WWDC Has Become a Love Letter to the Apple Community
WWDC is a special week for those of us who are Apple faithful. Whether or not you get the opportunity to enjoy San Jose with the rest of the community or you tune in remotely, it’s the one big time of year when we can all feel like we are a part of something big. In some ways, it’s an event that celebrates all of us that contribute to the Apple community, from developers to designers to podcasters. It felt this way more than ever before this year.
Apple has begun streaming every session and lab, including the State of the Union and Design Awards, to developers around the world in realtime so that everyone can participate in the festivities whether you landed a coveted ticket or not. Our community is stronger than ever before so the fact that all of us can be a part of the conference from anywhere in the world feels quite special. The keynote at WWDC always feels different from events that happen in the spring or the fall because they’re aimed at developers and the nitty-gritty fans. Many of us view Apple’s executives as inspirational and they act as the leaders of our community, which is why we all share the same excitement when Tim or Craig run on stage. The opening video this year, “The Developer Migration” featured some of the most famous members of our community, namely Jim Dalrymple from The Loop. The video was tailored specifically to us, more so than ever before. This year’s presenters included a wide range of executives, some of which we’ve never seen before. A pretty even split of female and male presenters made this one of the most diverse keynotes yet.
This year Apple introduced fitness events, creating a new way for attendees to connect and spend time with eachother. Two official events, the Nike+ Run and Sweat with Kayla, were both major parts of this year’s conference. Jay Blahnik and Julz Arney, the two leaders of Apple’s health and fitness department both attended the Nike+ Run. Apple executives and employees participated in this year’s conference quite a bit more than they typically do.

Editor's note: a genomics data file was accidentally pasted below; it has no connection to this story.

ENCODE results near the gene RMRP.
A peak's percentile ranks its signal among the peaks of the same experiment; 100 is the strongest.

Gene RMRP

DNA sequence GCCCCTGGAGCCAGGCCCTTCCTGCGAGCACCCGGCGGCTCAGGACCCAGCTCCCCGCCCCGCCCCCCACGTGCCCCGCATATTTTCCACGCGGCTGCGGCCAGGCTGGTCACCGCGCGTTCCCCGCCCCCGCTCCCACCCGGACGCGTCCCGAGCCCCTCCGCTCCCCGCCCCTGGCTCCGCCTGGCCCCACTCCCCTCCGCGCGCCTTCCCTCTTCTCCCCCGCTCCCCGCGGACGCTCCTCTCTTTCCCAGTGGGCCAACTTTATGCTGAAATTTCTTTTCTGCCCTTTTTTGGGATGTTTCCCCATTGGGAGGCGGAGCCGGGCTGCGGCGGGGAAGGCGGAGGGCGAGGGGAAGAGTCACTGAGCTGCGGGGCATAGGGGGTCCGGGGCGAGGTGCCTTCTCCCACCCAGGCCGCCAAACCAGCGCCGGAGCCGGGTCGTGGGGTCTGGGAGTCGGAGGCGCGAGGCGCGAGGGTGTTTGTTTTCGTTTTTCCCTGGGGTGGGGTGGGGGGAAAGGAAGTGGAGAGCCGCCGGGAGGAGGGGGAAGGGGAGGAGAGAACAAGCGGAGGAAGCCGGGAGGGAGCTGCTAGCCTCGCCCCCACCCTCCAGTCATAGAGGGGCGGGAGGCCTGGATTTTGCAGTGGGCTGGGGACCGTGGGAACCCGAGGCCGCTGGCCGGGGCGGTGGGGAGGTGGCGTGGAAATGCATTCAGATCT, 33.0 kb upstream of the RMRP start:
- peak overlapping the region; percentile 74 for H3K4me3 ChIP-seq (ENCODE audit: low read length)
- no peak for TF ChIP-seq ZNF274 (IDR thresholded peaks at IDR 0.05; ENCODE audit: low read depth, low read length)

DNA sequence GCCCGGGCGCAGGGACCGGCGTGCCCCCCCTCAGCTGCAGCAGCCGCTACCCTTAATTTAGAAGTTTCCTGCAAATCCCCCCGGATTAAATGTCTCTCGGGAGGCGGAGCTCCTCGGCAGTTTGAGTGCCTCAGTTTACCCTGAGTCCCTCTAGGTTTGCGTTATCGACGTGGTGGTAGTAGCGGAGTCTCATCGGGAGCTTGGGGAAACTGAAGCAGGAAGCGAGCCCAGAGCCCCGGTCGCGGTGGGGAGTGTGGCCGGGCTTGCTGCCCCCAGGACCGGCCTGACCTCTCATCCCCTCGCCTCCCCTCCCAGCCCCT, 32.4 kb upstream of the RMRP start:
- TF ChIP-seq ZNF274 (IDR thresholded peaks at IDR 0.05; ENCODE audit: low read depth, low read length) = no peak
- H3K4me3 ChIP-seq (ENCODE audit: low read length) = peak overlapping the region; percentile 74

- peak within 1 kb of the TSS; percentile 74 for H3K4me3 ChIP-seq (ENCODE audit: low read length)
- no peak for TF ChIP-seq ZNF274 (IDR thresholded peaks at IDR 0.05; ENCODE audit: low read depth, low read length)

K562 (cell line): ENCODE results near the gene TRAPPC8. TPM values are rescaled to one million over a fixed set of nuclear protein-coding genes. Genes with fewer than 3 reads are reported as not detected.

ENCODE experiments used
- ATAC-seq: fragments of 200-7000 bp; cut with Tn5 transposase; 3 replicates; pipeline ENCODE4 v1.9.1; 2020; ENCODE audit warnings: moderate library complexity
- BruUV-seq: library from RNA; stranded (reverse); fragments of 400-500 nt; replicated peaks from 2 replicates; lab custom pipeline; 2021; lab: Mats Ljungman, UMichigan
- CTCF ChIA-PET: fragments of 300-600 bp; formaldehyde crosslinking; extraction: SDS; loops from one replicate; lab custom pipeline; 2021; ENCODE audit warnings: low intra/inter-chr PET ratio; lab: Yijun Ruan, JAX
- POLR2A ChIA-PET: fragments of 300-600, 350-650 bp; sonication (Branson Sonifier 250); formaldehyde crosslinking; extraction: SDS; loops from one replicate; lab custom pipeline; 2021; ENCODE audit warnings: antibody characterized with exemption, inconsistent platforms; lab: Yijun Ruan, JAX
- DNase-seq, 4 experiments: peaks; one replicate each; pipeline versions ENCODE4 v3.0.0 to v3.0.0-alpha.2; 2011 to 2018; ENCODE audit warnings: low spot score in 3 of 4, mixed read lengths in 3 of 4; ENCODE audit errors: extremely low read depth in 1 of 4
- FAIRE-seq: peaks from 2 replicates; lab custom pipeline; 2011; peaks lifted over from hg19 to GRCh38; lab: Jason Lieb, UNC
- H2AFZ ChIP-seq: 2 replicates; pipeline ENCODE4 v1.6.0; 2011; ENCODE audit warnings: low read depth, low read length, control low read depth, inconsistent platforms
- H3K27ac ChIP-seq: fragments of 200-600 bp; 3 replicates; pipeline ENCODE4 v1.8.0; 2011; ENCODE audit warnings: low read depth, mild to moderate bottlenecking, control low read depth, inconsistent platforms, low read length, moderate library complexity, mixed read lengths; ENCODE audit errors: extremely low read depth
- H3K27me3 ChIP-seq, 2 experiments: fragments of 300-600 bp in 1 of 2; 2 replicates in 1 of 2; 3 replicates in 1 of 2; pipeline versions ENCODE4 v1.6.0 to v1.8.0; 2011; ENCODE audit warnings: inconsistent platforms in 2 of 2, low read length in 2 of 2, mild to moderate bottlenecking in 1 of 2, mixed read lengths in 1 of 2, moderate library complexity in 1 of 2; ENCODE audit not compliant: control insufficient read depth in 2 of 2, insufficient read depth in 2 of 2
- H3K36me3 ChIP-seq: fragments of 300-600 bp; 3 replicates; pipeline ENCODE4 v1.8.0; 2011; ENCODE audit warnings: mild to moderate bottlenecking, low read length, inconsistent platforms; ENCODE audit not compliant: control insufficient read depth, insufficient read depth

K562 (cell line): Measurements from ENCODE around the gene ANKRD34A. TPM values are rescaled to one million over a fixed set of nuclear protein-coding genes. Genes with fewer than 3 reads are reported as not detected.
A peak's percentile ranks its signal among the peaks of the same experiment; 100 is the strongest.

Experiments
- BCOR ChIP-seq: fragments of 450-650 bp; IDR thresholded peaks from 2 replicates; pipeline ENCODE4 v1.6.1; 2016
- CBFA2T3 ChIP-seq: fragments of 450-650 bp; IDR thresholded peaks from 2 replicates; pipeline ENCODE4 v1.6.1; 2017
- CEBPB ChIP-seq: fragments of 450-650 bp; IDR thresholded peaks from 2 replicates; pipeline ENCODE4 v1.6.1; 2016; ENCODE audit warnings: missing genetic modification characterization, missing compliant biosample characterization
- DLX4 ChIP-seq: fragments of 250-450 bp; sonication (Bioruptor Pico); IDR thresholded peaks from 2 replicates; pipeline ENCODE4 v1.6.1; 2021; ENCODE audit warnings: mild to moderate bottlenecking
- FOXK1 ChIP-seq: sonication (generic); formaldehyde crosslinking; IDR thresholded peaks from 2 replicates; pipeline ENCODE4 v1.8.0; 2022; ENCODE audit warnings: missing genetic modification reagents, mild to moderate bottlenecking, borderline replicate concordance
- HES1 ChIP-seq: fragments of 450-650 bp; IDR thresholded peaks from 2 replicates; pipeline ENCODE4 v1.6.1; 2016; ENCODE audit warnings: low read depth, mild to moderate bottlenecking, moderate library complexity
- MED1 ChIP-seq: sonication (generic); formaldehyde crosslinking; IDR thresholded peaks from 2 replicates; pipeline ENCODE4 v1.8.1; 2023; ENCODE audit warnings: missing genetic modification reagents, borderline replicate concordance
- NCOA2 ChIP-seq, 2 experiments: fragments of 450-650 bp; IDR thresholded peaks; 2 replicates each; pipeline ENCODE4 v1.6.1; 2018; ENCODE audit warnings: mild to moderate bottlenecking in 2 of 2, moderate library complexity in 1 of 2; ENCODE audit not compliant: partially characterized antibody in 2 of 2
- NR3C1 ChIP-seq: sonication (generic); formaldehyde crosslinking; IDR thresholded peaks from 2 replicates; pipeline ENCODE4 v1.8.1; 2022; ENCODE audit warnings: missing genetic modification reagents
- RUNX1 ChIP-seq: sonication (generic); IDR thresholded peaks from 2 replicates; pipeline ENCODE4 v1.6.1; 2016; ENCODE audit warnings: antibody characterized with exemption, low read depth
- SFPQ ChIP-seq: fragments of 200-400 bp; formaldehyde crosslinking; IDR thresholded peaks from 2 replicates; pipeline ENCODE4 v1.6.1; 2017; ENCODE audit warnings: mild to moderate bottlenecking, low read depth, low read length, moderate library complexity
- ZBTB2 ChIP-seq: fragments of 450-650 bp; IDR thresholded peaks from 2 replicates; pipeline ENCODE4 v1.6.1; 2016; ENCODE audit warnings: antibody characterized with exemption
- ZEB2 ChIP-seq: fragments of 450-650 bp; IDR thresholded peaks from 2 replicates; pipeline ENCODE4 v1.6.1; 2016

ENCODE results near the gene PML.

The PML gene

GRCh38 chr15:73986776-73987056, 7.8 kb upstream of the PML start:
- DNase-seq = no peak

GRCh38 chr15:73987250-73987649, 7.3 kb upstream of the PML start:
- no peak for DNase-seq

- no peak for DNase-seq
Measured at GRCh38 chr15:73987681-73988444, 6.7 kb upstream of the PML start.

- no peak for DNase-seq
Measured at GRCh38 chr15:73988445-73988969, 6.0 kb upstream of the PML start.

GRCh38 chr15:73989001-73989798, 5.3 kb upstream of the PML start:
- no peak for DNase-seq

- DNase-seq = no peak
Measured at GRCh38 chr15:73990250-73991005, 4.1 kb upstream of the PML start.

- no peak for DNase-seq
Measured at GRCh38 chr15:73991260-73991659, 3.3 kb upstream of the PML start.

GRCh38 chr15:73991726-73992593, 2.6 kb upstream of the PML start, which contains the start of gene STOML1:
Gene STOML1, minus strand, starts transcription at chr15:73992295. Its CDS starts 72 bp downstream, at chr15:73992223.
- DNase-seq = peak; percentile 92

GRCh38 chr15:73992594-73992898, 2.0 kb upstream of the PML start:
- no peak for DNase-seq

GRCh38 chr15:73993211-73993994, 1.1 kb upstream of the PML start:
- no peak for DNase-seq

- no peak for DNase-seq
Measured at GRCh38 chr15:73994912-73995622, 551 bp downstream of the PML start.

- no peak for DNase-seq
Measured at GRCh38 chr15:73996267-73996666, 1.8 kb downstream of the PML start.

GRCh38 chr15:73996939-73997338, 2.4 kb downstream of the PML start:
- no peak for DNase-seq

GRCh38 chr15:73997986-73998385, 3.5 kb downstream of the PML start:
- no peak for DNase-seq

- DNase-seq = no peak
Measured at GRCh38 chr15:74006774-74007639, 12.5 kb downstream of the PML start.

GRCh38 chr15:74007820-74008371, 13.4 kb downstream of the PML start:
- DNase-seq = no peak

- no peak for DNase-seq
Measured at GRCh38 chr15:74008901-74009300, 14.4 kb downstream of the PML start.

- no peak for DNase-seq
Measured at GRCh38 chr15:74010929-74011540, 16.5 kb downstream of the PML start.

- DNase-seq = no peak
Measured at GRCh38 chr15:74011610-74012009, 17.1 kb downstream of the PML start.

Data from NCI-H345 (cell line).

Aside from Apple’s core conference, the week is full of sometimes even more interesting events for us. John Gruber has hosted a live version of “The Talk Show” for the past few years featuring Apple executives. It’s become the hottest afterparty to the keynote’s Met Gala. This year we saw the very first live shows for “ATP” and “Connected.” Both of those are arguably the premiere Apple podcasts aside from Gruber’s. Marco Arment, John Siracusa, Casey Liss, Myke Hurley, Federicco Viticci, and Stephen Hackett have become the pseudo-rockstars of our tight knit community. I can’t neglect to mention other shows like the “iMore Show” with superstars Serenity Caldwell and Rene Ritchie. Jim Dalrymple, veteran Apple reporter, hosts his annual Loop bash too. More of us than ever before want to attend WWDC, which has lead to shows like Layers and AltConf being created.
Then there’s the social media component. Throughout the week everyone shares their thoughts and opinions about things announced at the keynote. We all get to know the new software together this way. Those of us who can’t attend the event are lucky enough to sort of live vicariously through the social media accounts of attendees too.
WWDC has become much more than just a developer comference. It’s the most important Apple event of the year. It’s a time and a place for us to connect and combine our powers to do incredible things. All of this was on display more than ever before this year. One of my dreams is to attend WWDC and I plan to enter the lottery next year for the first time. I can’t wait to join my people in San Jose someday.